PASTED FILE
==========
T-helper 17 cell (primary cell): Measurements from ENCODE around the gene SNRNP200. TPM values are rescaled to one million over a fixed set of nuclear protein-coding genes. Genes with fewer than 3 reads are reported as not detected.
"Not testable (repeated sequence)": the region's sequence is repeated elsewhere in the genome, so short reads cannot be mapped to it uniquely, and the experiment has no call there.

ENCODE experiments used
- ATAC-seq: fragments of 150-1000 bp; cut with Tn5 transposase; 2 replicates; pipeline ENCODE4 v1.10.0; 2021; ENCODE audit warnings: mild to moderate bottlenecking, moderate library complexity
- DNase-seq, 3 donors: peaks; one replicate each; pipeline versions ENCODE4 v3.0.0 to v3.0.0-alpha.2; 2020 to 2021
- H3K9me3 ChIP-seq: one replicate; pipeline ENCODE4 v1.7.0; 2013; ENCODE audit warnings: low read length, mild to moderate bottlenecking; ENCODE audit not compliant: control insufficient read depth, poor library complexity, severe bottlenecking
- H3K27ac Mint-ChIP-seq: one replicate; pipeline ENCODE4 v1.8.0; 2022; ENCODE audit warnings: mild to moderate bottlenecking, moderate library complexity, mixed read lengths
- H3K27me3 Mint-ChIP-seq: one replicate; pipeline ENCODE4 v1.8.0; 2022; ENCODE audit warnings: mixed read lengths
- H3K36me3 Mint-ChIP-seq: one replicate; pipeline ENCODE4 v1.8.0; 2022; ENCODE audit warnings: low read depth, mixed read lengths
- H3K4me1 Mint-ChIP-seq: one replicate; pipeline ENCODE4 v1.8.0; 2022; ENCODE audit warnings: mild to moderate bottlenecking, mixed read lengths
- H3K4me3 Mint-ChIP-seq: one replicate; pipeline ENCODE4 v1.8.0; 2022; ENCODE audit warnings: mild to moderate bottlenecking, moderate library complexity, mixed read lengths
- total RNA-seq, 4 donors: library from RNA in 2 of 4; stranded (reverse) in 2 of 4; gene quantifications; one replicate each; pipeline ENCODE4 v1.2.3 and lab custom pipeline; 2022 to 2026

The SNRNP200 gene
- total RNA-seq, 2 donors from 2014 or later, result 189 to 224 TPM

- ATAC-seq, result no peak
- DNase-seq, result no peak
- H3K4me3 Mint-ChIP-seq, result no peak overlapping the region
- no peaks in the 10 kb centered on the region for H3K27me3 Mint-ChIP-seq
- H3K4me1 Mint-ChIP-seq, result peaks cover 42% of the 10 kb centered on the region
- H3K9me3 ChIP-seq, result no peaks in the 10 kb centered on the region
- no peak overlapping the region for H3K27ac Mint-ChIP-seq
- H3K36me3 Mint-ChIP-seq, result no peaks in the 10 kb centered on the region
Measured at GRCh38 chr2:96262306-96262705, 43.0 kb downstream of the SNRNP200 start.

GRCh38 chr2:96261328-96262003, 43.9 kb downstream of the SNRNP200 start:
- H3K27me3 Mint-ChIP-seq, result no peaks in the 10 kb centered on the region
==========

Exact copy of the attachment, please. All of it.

T-helper 17 cell (primary cell): Measurements from ENCODE around the gene SNRNP200. TPM values are rescaled to one million over a fixed set of nuclear protein-coding genes. Genes with fewer than 3 reads are reported as not detected.
"Not testable (repeated sequence)": the region's sequence is repeated elsewhere in the genome, so short reads cannot be mapped to it uniquely, and the experiment has no call there.

ENCODE experiments used
- ATAC-seq: fragments of 150-1000 bp; cut with Tn5 transposase; 2 replicates; pipeline ENCODE4 v1.10.0; 2021; ENCODE audit warnings: mild to moderate bottlenecking, moderate library complexity
- DNase-seq, 3 donors: peaks; one replicate each; pipeline versions ENCODE4 v3.0.0 to v3.0.0-alpha.2; 2020 to 2021
- H3K9me3 ChIP-seq: one replicate; pipeline ENCODE4 v1.7.0; 2013; ENCODE audit warnings: low read length, mild to moderate bottlenecking; ENCODE audit not compliant: control insufficient read depth, poor library complexity, severe bottlenecking
- H3K27ac Mint-ChIP-seq: one replicate; pipeline ENCODE4 v1.8.0; 2022; ENCODE audit warnings: mild to moderate bottlenecking, moderate library complexity, mixed read lengths
- H3K27me3 Mint-ChIP-seq: one replicate; pipeline ENCODE4 v1.8.0; 2022; ENCODE audit warnings: mixed read lengths
- H3K36me3 Mint-ChIP-seq: one replicate; pipeline ENCODE4 v1.8.0; 2022; ENCODE audit warnings: low read depth, mixed read lengths
- H3K4me1 Mint-ChIP-seq: one replicate; pipeline ENCODE4 v1.8.0; 2022; ENCODE audit warnings: mild to moderate bottlenecking, mixed read lengths
- H3K4me3 Mint-ChIP-seq: one replicate; pipeline ENCODE4 v1.8.0; 2022; ENCODE audit warnings: mild to moderate bottlenecking, moderate library complexity, mixed read lengths
- total RNA-seq, 4 donors: library from RNA in 2 of 4; stranded (reverse) in 2 of 4; gene quantifications; one replicate each; pipeline ENCODE4 v1.2.3 and lab custom pipeline; 2022 to 2026

The SNRNP200 gene
- total RNA-seq, 2 donors from 2014 or later, result 189 to 224 TPM

- ATAC-seq, result no peak
- DNase-seq, result no peak
- H3K4me3 Mint-ChIP-seq, result no peak overlapping the region
- no peaks in the 10 kb centered on the region for H3K27me3 Mint-ChIP-seq
- H3K4me1 Mint-ChIP-seq, result peaks cover 42% of the 10 kb centered on the region
- H3K9me3 ChIP-seq, result no peaks in the 10 kb centered on the region
- no peak overlapping the region for H3K27ac Mint-ChIP-seq
- H3K36me3 Mint-ChIP-seq, result no peaks in the 10 kb centered on the region
Measured at GRCh38 chr2:96262306-96262705, 43.0 kb downstream of the SNRNP200 start.

GRCh38 chr2:96261328-96262003, 43.9 kb downstream of the SNRNP200 start:
- H3K27me3 Mint-ChIP-seq, result no peaks in the 10 kb centered on the region